A trade union has criticised the decision to hold talks about a voluntary severance scheme in Dundee behind closed doors.
It is understood discussions are under way on an early retirement package for 20 school catering staff in Dundee, employed by Tayside Contracts.
The posts are being removed as part of plans to prepare all lunches for Dundee and Angus schools at a central Tayside Contracts industrial kitchen, before freezing them and transporting them across the region.
Bosses previously said the scheme would result in an increase of 38 Tayside Contract posts overall and any job cuts would be replaced with different roles.
The plans are thought to include replacing school cook positions with lower grade “hub supervisor” roles.
A report about voluntary retirement packages involving 20 city-based staff, thought to be worth around £190,000 in total, was discussed by Dundee City Council behind closed doors on Monday night.
Trade union bosses have hit criticised the secrecy.
GMB Scotland organiser Helen Meldrum said: “Tayside Contracts have denied all knowledge of the report to me.
“How can they expect me to believe they did not know about severance talks about their own staff?
“Whether it’s compulsory or voluntary, a redundancy is a redundancy no matter how anyone tries to sugarcoat it.
“Just because someone has accepted a package it does not mean they are happy about it, a lot of the time it is a choice between that or being put in a different job that they don’t want.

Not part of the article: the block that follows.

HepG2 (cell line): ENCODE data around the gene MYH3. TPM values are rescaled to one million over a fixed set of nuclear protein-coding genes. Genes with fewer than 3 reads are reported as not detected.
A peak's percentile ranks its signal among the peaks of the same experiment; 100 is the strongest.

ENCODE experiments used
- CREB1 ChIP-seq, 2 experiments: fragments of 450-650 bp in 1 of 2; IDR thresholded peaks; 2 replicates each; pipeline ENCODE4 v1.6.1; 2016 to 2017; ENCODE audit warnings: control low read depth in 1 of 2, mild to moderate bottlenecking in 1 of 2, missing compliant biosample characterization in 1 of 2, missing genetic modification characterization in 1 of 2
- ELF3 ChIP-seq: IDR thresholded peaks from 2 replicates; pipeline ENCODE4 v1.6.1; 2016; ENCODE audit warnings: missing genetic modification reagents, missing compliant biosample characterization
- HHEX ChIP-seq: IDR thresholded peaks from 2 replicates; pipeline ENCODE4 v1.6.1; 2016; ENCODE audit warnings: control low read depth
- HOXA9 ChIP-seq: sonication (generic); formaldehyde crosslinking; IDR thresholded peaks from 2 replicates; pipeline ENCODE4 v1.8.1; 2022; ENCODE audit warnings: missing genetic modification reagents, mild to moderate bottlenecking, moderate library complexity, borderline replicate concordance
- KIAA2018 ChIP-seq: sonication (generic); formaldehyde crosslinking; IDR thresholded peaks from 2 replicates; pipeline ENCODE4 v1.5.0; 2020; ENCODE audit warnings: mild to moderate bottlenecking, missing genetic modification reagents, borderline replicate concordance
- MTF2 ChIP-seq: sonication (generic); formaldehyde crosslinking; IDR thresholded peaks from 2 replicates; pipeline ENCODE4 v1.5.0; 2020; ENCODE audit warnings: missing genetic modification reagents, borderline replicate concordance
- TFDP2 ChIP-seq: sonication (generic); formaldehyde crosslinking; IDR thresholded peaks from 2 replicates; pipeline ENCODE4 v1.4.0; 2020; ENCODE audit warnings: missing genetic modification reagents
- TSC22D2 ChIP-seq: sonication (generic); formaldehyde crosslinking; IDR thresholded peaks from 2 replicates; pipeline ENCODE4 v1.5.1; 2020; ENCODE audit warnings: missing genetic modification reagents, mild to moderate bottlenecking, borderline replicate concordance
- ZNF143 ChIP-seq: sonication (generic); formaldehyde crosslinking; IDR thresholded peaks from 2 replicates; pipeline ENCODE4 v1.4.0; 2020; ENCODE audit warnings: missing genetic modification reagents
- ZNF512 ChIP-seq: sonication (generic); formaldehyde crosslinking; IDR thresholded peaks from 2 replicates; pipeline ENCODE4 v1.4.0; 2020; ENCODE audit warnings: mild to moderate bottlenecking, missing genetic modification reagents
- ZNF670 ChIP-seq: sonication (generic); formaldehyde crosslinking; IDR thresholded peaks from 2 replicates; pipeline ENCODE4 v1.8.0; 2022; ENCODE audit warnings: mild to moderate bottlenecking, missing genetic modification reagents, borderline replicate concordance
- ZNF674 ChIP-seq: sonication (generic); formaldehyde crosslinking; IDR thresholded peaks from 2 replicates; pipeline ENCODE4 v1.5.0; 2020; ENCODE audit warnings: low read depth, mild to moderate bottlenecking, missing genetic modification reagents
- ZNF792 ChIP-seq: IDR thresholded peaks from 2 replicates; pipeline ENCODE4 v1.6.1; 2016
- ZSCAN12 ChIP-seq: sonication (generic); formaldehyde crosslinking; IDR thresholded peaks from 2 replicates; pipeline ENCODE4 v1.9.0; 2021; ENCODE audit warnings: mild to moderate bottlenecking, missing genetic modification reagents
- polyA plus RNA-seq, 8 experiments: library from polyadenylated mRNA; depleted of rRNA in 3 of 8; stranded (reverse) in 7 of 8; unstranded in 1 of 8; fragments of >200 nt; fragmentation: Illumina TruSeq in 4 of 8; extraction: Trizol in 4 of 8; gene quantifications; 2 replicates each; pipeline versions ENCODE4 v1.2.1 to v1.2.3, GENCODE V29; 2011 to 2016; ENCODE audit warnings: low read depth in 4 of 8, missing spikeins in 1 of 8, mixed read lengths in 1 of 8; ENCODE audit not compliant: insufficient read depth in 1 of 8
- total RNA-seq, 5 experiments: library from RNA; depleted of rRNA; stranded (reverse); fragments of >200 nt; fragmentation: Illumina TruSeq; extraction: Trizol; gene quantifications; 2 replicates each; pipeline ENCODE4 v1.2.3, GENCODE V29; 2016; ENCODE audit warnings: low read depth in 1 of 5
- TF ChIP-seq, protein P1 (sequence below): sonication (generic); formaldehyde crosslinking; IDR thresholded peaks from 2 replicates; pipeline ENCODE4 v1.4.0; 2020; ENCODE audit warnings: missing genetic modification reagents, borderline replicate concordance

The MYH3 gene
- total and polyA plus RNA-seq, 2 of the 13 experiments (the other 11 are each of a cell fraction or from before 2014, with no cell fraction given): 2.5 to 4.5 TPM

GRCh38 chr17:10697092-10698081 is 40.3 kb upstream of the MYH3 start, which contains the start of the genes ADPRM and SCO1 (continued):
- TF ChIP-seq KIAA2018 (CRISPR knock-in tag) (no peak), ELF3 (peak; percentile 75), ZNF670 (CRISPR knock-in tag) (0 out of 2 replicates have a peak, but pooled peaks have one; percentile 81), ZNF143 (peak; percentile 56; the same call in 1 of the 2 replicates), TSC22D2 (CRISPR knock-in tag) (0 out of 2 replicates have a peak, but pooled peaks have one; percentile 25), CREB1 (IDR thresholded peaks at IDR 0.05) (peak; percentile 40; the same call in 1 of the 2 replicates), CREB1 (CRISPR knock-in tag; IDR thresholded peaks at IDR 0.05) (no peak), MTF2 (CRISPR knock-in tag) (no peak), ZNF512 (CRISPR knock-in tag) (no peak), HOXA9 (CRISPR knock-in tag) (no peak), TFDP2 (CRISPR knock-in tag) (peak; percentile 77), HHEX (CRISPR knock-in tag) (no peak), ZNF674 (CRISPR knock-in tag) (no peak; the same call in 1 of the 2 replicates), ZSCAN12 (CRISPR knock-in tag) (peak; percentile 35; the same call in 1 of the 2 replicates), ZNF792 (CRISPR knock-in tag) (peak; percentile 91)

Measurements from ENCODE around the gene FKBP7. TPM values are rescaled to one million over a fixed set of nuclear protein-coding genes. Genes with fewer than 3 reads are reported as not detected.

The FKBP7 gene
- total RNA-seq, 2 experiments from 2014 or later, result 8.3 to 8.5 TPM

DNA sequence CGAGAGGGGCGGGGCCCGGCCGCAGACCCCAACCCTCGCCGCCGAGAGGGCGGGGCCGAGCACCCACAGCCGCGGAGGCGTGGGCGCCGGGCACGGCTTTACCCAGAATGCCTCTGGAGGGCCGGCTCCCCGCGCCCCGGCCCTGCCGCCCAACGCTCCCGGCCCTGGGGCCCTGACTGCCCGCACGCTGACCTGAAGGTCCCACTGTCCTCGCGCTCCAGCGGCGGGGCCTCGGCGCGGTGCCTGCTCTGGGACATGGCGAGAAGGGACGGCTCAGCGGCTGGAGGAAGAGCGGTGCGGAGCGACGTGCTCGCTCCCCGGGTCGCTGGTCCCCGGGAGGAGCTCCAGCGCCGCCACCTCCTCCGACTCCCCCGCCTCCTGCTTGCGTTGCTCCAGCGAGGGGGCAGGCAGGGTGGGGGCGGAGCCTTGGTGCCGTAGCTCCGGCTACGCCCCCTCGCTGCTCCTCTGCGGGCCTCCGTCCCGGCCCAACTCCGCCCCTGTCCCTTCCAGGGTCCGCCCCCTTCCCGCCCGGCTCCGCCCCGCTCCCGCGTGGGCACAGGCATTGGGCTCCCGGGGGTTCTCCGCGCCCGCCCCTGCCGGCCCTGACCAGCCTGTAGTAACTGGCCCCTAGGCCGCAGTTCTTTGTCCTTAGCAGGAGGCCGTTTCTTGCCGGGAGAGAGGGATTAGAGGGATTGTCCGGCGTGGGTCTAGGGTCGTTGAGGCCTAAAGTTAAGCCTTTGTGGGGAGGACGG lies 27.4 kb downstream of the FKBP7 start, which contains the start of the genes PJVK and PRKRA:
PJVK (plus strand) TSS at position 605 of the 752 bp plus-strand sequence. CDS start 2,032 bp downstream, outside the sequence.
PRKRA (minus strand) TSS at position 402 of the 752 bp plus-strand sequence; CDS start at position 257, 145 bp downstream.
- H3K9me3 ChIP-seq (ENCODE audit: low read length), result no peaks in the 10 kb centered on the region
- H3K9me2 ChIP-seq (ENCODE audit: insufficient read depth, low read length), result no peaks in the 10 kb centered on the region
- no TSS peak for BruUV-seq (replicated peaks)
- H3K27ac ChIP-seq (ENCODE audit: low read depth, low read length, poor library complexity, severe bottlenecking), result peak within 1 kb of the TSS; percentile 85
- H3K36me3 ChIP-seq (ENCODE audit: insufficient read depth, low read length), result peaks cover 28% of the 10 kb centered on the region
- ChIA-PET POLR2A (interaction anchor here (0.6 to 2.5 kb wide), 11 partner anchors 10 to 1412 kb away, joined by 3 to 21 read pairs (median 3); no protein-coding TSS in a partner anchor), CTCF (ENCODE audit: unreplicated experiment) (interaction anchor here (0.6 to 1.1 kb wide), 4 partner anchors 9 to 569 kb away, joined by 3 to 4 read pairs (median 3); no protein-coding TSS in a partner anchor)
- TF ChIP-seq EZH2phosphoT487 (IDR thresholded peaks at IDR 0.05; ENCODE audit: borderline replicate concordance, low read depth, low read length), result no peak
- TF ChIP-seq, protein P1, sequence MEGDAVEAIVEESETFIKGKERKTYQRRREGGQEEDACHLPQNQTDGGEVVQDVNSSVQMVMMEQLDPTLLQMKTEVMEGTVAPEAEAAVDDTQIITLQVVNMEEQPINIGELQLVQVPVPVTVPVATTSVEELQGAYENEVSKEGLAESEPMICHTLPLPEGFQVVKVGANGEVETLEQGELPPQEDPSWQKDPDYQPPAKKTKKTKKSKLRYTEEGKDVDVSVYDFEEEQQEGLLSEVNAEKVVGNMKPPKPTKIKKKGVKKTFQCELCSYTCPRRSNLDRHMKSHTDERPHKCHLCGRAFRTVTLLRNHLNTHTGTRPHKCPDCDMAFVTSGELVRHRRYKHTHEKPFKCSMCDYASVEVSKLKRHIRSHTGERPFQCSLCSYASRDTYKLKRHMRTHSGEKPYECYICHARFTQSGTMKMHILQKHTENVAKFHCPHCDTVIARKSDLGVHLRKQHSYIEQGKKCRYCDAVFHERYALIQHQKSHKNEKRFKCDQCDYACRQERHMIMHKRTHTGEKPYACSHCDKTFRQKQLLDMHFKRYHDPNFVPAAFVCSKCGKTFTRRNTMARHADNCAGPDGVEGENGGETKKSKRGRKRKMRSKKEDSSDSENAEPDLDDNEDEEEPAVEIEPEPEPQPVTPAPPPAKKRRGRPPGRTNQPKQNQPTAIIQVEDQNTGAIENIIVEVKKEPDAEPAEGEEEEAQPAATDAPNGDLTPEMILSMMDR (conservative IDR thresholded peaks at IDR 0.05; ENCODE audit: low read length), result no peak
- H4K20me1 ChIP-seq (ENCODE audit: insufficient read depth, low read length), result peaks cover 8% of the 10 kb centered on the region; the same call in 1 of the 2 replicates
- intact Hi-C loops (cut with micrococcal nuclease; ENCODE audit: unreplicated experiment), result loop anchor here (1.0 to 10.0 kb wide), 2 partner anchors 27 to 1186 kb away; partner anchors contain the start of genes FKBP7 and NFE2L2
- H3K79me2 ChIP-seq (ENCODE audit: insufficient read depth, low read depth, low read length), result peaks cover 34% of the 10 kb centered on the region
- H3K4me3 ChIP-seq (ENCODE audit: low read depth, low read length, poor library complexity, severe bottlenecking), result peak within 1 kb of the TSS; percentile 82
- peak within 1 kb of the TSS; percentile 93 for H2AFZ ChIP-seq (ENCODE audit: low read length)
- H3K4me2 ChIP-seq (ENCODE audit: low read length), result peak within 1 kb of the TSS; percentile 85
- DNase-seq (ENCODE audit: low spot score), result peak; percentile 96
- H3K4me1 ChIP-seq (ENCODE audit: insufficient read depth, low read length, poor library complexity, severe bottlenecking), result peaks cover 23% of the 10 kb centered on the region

“This is secrecy over public money and people’s livelihoods.”
The school meals centralised production unit (CPU) was signed off by Dundee and Angus councils last year in a plan to save £600,000 between the two authorities.
Perth and Kinross Council was initially involved but pulled out due to fears over redundancies and food quality. A petition against the proposals gathered more than 3,000 signatures.
The private report for the council’s policy and resources committee on Monday night detailed support available for catering staff who have requested early retirement.
Labour councillor Kevin Keenan had questioned the decision to hold the talks behind closed doors but was told it was due to a risk of information about an outside body’s finances being disclosed.
Speaking after the meeting, he said he could not discuss the detail of the report as it was heard in private.
“I still don’t understand why it had to be heard in private, other than to save anyone’s blushes,” he said.
Tayside Contracts did not respond to a request for comment.